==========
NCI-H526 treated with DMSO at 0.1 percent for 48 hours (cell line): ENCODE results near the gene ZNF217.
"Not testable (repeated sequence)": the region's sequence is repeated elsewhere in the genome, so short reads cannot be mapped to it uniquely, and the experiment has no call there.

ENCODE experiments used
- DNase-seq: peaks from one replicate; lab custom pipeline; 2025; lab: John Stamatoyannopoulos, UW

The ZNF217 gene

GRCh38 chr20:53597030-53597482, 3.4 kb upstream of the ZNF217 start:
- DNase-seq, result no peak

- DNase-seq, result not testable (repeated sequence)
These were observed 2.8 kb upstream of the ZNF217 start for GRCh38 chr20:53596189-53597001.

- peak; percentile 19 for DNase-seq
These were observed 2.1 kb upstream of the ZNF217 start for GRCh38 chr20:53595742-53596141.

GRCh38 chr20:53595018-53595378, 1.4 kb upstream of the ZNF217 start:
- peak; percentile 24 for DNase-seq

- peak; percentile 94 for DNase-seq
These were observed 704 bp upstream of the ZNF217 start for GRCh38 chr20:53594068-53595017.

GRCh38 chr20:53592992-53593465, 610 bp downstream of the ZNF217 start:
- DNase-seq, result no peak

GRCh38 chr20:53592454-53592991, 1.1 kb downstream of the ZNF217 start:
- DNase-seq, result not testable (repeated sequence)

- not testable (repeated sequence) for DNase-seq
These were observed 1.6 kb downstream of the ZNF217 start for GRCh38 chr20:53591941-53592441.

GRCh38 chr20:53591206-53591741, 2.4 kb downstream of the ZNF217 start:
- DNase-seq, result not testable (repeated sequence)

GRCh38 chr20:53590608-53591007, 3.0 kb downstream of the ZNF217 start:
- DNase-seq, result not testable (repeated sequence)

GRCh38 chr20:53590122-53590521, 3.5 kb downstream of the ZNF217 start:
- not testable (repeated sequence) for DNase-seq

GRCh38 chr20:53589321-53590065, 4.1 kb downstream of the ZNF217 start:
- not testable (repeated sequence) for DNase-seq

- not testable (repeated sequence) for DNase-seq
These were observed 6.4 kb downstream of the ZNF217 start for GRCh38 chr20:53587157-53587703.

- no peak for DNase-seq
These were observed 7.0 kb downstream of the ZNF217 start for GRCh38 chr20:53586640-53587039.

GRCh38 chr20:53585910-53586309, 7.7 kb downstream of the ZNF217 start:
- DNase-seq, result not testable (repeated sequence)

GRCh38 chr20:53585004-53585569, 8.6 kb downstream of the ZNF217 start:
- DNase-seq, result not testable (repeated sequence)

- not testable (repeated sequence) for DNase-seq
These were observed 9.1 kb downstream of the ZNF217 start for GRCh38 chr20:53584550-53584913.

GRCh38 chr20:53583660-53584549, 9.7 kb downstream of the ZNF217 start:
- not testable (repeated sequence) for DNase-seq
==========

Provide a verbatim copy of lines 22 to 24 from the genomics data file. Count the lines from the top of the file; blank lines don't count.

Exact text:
GRCh38 chr20:53591206-53591741, 2.4 kb downstream of the ZNF217 start:
- DNase-seq, result not testable (repeated sequence)

GRCh38 chr20:53590608-53591007, 3.0 kb downstream of the ZNF217 start: